Fecal occult-blood screening is a stool test that looks for microscopic amounts of blood too small to be seen with the naked eye. The advantage of the test is that it is much cheaper and less invasive than other testing methods like flexible sigmoidoscopy and colonoscopy. The disadvantage of the test is that it is not very accurate. Blood in the stool could be due to many factors, including ulcers and hemorrhoids. And because many tumors do not bleed, negative results are possible in people that actually have cancer.


The findings confirm the long held belief that identifying and removing the polyps known to often lead to colon cancer actually prevents the disease. In the study, all patients with abnormal fecal occult blood tests were advised to undergo more extensive testing and have all detected polyps removed.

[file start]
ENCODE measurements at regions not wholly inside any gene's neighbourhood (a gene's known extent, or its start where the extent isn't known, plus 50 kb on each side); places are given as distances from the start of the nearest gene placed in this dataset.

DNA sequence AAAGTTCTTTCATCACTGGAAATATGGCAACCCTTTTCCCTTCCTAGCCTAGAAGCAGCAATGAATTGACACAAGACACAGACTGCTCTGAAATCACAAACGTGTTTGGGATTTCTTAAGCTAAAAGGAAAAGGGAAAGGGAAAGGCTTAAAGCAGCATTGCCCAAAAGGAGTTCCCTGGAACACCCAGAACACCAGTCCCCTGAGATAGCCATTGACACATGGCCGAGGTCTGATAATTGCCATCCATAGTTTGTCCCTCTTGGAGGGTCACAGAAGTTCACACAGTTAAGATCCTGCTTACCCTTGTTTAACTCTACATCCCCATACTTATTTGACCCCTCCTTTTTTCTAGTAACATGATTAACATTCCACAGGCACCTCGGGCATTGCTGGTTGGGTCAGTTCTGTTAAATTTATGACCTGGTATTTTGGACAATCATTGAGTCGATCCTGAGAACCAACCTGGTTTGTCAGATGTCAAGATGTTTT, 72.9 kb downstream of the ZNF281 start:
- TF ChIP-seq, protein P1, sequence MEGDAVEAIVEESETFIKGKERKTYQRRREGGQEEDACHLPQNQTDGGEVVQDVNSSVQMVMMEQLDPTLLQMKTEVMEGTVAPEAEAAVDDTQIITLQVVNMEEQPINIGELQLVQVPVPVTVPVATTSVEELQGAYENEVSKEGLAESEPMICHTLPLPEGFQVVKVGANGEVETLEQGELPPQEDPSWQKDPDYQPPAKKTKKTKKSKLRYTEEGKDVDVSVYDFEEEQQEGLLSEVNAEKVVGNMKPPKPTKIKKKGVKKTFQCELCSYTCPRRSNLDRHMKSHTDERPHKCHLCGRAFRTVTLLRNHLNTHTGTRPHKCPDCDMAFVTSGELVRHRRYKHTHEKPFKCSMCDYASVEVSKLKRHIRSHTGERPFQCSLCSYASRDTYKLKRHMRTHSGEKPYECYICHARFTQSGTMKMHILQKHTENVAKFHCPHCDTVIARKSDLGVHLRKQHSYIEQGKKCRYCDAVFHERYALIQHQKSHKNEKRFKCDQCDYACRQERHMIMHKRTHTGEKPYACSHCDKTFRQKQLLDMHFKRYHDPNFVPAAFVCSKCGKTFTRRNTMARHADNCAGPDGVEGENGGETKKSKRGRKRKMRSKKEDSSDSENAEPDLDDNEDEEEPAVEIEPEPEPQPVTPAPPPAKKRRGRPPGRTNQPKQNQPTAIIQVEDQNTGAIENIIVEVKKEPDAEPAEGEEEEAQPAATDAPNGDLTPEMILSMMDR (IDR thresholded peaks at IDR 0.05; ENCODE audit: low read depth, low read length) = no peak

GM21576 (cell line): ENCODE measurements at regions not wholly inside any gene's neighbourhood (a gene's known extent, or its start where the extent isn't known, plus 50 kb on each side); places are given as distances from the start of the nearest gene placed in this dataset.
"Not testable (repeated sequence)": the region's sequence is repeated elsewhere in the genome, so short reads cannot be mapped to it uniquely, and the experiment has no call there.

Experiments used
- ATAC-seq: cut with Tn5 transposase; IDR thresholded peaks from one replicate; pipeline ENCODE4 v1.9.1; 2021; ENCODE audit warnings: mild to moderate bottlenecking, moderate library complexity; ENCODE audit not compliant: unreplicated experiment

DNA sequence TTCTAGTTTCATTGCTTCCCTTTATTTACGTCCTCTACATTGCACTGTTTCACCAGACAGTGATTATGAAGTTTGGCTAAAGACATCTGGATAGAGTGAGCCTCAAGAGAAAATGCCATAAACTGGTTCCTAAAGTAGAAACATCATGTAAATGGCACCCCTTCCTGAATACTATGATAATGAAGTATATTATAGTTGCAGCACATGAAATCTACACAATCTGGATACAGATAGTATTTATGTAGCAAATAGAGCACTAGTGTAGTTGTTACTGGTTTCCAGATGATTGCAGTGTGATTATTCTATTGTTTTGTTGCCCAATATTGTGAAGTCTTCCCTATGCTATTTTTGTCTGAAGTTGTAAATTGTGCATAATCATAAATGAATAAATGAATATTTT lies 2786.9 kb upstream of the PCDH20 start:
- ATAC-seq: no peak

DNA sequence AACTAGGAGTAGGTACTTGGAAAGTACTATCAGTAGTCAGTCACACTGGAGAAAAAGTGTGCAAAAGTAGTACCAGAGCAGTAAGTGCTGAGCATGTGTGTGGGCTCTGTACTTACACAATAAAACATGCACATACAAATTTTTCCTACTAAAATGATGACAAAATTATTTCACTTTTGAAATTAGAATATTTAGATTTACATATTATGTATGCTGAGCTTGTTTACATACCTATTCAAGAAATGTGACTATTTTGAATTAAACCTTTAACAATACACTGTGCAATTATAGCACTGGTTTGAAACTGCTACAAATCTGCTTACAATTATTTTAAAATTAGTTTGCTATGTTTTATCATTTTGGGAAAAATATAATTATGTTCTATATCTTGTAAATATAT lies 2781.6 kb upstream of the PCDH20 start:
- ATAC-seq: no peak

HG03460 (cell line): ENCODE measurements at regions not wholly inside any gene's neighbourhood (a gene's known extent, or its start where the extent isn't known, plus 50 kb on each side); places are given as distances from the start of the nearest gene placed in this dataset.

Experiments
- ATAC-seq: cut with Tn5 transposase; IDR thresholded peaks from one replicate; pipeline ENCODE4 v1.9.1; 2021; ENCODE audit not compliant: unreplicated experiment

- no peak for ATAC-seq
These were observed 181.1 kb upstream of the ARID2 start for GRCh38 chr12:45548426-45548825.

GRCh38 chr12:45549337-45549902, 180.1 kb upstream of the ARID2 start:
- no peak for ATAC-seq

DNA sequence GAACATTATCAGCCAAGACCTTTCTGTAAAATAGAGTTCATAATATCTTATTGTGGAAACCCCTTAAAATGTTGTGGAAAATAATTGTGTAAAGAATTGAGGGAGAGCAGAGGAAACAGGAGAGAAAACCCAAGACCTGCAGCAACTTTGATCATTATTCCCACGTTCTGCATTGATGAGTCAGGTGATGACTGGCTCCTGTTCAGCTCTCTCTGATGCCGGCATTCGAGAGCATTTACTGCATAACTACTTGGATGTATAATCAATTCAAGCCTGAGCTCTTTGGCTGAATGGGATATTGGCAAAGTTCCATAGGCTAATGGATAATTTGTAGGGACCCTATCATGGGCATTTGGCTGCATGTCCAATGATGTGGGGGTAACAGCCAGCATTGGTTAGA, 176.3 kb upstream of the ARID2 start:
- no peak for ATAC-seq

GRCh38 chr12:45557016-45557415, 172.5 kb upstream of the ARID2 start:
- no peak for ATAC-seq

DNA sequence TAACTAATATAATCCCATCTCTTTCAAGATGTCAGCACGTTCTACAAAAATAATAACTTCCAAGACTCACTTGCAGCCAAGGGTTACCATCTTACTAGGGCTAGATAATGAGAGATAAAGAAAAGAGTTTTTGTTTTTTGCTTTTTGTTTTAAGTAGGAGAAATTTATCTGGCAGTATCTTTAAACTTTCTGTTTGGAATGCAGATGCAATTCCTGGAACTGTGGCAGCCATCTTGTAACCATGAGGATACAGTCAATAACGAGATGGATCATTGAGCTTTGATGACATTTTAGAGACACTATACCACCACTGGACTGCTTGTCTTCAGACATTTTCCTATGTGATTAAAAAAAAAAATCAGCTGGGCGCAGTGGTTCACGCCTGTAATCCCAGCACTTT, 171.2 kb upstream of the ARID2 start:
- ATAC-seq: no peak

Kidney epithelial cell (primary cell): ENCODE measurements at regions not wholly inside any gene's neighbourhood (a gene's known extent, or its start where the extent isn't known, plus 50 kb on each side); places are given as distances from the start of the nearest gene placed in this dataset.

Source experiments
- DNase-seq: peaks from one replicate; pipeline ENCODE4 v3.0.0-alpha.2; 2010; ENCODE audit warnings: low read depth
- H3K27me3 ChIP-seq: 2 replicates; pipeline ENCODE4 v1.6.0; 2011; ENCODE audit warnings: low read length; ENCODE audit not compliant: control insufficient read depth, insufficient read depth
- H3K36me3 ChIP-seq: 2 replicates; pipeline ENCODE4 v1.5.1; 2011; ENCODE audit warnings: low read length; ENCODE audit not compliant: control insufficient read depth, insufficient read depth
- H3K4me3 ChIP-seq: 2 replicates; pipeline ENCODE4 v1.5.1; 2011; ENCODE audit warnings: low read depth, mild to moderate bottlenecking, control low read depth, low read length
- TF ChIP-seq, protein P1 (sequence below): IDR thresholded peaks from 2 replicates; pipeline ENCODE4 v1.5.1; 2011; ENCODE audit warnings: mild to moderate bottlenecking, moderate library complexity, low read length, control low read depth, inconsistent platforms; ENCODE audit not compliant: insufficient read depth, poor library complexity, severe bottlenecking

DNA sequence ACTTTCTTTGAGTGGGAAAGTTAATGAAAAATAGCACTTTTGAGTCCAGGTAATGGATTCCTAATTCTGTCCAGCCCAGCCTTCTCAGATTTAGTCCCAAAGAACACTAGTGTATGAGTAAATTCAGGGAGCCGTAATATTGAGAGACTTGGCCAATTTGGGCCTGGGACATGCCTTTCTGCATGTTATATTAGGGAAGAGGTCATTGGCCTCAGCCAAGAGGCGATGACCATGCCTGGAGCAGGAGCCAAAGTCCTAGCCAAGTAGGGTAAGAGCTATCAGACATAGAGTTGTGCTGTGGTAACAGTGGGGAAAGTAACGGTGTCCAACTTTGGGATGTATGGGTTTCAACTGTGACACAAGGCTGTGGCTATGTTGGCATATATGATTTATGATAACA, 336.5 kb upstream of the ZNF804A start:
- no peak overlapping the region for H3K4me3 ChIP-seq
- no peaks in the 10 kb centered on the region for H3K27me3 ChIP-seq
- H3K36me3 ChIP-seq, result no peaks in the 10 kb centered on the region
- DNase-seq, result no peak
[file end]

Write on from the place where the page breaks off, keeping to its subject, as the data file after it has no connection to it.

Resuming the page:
"For the first time, we are able to show that this screening procedure for colorectal cancer not only reduces [the death rate], but also reduces the incidence of the disease," lead researcher Jack S. Mandel, PhD, of the scientific consulting firm Exponent in Menlo Park, Calif., tells WebMD. "We have shown that routine screening of [people without symptoms] at average risk for colon cancer significantly reduces incidence."

Colon cancer is the second-leading cause of cancer death in the U.S., with about 160,000 new cases diagnosed each year and 56,000 deaths attributable to the disease. The goal of screening is to detect and remove polyps before they turn into cancer, so regular testing is critical for those at high risk.

Fecal occult blood testing is one of several tests routinely used to screen for colon cancer, and there is much controversy regarding which test or combination of tests is best for people who have no symptoms.